AuthorIsrael, Daniel Morris
Committee ChairFasel, Hermann
MetadataShow full item record
PublisherThe University of Arizona.
RightsCopyright © is held by the author. Digital access to this material is made possible by the University Libraries, University of Arizona. Further transmission, reproduction or presentation (such as public display or performance) of protected items is prohibited except with permission of the author.
AbstractHistorically turbulence modeling has been sharply divided into Reynolds averaged Navier-Stokes (RANS), in which all the turbulent scales of motion are modeled, and large-eddy simulation (LES), in which only a portion of the turbulent spectrum is modeled. In recent years there have been numerous attempts to couple these two approaches either by patching RANS and LES calculations together (zonal methods) or by blending the two sets of equations. In order to create a proper bridging model, that is, a single set of equations which captures both RANS and LES like behavior, it is necessary to place both RANS and LES in a more general framework.The goal of the current work is threefold: to provide such a framework, to demonstrate how the Flow Simulation Methodology (FSM) fits into this framework, and to evaluate the strengths and weaknesses of the current version of the FSM. To do this, first a set of filtered Navier-Stokes (FNS) equations are introduced in terms of an arbitrary generalized filter. Additional exact equations are given for the second order moments and the generalized subfilted dissipation rate tensor. This is followed by a discussion of the role of implicit and explicit filters in turbulence modeling.The FSM is then described with particular attention to its role as a bridging model. In order to evaluate the method a specific implementation of the FSM approach is proposed. Simulations are presented using this model for the case of separating flow over a "hump" with and without flow control. Careful attention is paid to error estimation, and, in particular, how using flow statistics and time series affects the error analysis. Both mean flow and Reynolds stress profiles are presented, as well as the phase averaged turbulent structures and wall pressure spectra. Using the phase averaged data it is possible to examine how the FSM partitions the energy between the coherent resolved scale motions, the random resolved scale fluctuations, and the subfilter quantities.The method proves to be qualitatively successful at reproducing large turbulent structures. However, like other hybrid methods, it has difficulty in the region where the model behavior transitions from RANS to LES> Consequently the phase averaged structures reproduce the experiments quite well, and the forcing does significantly reduce the length of the separated region. Nevertheless, the recirculation length is signficantly too large for all cases.Overall the current results demonstrate the promise of bridging models in general and the FSM in particular. However, current bridging techniques are still in their infancy. There is still important progress to be made and it is hoped that this work points out the more important avenues for exploration.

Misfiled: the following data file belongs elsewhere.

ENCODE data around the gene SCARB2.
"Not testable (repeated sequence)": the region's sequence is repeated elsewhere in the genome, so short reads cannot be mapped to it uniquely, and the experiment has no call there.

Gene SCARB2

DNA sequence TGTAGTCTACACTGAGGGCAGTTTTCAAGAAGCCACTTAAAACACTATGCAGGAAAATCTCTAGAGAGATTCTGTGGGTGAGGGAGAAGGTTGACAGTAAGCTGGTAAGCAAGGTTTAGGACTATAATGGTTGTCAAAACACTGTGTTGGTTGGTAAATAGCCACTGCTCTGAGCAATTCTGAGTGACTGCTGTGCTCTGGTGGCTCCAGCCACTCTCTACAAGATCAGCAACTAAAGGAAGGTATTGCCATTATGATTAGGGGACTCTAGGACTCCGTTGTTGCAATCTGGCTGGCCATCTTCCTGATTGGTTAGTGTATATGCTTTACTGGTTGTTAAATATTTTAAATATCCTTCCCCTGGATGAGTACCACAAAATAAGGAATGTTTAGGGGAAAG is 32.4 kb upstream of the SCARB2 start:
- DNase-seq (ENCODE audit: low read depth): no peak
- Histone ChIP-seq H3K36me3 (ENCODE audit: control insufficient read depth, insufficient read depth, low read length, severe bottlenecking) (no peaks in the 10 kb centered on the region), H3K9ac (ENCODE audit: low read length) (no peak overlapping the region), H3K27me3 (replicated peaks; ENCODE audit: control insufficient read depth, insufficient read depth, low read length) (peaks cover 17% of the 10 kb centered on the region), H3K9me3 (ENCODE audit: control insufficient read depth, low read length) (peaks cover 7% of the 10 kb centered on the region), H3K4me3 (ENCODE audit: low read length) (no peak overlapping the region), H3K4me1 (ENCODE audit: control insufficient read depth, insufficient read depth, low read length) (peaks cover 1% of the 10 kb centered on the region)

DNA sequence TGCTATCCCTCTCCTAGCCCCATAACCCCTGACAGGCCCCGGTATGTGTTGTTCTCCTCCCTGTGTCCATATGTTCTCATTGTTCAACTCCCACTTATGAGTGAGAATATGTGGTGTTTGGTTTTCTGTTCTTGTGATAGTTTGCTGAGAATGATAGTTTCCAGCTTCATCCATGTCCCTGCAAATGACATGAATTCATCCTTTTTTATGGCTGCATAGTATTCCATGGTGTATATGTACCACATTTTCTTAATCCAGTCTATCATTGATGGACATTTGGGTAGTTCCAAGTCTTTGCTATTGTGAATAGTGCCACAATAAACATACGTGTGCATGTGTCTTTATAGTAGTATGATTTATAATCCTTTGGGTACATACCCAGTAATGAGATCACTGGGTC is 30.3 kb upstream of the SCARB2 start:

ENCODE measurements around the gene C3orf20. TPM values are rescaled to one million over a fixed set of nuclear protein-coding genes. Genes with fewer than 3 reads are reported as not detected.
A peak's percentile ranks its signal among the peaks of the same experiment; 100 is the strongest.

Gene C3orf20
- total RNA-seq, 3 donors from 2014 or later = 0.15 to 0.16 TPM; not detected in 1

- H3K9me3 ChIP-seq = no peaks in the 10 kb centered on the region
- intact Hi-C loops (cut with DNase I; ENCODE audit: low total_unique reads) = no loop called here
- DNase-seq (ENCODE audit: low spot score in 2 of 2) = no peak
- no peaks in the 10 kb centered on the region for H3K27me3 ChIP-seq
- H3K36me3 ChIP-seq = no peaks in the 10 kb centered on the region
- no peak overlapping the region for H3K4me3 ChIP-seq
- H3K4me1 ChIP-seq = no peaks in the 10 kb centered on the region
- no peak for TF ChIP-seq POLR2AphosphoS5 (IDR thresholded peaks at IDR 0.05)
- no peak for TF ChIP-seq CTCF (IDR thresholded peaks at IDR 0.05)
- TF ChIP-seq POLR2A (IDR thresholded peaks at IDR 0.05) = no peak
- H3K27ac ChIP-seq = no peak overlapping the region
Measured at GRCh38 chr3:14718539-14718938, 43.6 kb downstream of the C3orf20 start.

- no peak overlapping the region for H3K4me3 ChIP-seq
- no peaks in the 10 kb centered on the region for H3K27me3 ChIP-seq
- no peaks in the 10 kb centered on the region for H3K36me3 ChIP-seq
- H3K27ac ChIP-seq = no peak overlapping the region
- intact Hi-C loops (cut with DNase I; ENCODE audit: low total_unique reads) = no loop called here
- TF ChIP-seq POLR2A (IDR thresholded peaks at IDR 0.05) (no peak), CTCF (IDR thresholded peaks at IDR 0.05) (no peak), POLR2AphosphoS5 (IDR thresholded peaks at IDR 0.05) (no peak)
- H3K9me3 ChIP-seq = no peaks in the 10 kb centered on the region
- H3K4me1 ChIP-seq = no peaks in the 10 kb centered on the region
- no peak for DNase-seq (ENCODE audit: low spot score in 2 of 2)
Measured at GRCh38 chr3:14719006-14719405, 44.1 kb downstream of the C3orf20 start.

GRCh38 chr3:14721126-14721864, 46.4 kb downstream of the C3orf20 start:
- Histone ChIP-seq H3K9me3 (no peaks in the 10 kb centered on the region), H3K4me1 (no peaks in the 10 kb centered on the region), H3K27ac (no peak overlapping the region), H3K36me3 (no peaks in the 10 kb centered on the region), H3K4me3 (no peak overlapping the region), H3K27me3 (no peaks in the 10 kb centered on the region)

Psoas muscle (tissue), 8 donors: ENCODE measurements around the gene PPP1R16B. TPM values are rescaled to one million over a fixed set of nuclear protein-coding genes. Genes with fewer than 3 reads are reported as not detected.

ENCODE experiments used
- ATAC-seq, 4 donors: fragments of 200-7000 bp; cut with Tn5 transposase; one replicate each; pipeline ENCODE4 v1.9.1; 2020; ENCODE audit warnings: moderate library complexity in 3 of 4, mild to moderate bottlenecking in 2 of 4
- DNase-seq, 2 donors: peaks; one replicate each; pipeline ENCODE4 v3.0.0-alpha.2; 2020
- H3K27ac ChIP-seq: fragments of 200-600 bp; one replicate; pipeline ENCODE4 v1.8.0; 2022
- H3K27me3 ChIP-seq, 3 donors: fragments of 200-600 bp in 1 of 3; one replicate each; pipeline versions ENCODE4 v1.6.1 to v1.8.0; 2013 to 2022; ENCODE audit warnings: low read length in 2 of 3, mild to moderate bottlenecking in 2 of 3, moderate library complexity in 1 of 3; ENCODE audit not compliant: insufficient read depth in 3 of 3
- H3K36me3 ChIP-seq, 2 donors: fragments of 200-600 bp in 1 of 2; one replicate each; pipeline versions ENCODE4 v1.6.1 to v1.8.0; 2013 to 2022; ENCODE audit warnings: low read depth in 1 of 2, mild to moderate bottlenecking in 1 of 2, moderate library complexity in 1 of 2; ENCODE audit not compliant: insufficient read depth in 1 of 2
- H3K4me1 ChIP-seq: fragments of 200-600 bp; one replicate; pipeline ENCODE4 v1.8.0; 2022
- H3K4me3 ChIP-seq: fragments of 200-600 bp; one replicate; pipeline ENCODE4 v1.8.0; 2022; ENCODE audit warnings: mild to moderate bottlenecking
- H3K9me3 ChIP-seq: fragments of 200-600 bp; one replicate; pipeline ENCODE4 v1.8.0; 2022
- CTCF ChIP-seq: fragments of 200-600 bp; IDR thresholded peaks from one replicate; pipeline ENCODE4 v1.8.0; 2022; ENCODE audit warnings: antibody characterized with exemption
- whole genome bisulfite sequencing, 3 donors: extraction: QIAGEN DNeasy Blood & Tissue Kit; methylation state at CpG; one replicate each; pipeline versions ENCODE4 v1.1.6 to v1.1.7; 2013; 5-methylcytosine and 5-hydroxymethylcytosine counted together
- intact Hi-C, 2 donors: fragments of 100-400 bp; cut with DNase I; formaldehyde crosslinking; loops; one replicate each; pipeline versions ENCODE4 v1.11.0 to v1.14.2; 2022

Degree ProgramAerospace Engineering